In October, 2014, with an unprecedented 13-3 vote, the City of Philadelphia passed a bill to decriminalize the possession of marijuana, dismantling the current mandatory custodial arrests for marijuana possession in favor of simple fines for low scale use and possession amounts. But what effect will Philadelphia’s decriminalization bill have on custody cases in family court?
The standard in custody cases in Pennsylvania, pursuant to the Pennsylvania Custody Statute, 23 Pa. C.S. Section 5328, is to determine the best interests of the child by considering all relevant factors, “giving weighted consideration to those factors which affect the safety of the child.” Will decriminalization impact a caregivers ability to care for children? In some states, family court’s are leaning toward handling the decriminalization of marijuana similar to the way they treat alcohol consumption. Just like with alcohol, marijuana users need to consider whether their use and/or possession of marijuana will impact the safety and welfare of a child or children or in some way create instability for a child in the home.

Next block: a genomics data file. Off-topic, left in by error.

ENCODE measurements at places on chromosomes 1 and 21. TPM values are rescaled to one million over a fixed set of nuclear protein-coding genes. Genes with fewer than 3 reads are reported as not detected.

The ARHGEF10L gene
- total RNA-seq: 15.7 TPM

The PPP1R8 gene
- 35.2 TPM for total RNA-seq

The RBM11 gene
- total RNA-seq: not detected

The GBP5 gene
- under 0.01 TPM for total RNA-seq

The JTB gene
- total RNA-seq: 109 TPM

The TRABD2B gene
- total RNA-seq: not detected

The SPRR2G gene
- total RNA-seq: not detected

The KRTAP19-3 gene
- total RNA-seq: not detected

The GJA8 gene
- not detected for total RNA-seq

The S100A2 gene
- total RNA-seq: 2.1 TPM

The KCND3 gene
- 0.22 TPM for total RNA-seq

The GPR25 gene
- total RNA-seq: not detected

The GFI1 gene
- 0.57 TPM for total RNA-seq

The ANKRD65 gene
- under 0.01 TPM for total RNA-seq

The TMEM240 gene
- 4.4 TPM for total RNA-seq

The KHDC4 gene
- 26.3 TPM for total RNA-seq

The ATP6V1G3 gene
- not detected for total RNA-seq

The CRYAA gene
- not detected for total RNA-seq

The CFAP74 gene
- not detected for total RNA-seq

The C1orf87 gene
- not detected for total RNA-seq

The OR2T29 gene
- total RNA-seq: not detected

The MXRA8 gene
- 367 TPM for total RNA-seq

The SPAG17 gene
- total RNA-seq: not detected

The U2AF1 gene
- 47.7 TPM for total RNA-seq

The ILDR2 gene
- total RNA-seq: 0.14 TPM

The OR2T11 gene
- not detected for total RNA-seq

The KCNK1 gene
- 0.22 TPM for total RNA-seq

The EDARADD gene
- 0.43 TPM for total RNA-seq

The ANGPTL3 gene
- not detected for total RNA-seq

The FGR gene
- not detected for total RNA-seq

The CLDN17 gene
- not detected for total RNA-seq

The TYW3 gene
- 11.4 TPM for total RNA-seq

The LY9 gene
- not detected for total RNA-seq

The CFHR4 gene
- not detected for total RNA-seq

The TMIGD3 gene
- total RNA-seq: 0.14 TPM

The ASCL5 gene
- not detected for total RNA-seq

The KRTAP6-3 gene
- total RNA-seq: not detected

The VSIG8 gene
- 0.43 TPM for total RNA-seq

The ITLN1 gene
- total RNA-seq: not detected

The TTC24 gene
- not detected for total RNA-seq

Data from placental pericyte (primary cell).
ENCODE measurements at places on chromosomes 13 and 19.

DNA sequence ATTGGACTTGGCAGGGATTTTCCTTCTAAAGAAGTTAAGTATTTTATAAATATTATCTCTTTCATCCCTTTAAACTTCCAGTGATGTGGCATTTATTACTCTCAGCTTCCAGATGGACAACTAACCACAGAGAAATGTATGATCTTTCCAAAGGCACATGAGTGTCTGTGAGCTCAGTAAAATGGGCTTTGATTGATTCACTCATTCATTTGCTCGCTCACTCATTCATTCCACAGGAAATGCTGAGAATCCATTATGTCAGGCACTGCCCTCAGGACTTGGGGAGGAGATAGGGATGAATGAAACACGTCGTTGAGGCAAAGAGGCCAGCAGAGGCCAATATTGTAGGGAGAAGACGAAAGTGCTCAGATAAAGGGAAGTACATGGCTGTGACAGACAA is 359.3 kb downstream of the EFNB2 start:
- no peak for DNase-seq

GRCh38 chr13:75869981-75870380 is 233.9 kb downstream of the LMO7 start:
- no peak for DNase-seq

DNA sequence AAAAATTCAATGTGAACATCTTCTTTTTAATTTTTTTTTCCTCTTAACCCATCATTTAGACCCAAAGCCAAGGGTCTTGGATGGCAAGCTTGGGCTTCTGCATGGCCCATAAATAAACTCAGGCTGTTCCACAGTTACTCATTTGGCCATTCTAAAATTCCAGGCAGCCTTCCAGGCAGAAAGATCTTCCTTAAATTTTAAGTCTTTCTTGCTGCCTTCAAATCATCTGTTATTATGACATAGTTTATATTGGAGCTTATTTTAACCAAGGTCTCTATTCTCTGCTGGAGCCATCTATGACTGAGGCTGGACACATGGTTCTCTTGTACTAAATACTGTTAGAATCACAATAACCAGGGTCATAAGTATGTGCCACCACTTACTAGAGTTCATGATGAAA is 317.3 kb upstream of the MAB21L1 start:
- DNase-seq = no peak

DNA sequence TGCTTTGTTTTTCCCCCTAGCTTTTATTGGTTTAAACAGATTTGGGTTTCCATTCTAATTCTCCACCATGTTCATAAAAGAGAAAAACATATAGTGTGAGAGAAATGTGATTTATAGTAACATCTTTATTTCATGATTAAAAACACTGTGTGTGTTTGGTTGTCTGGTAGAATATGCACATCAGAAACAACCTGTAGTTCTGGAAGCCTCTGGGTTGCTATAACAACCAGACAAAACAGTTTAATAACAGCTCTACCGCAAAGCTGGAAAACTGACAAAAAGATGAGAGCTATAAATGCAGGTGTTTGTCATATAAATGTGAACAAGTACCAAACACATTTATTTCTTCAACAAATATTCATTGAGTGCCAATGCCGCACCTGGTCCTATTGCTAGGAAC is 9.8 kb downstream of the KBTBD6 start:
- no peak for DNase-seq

Irrespective of state legislature, stripping parents of custodial rights even in states that have legalized marijuana for medical and recreational use is not uncommon. To the extent a legal guardian uses or abuses marijuana during their custodial time, places risk and jeopardizes his/her custodial rights regardless of decriminalization. Family courts continue to struggle with marijuana use in custody cases, often finding reason to criticize it. For now, it is a case by case basis, dependant upon the facts of each case and the assigned judge.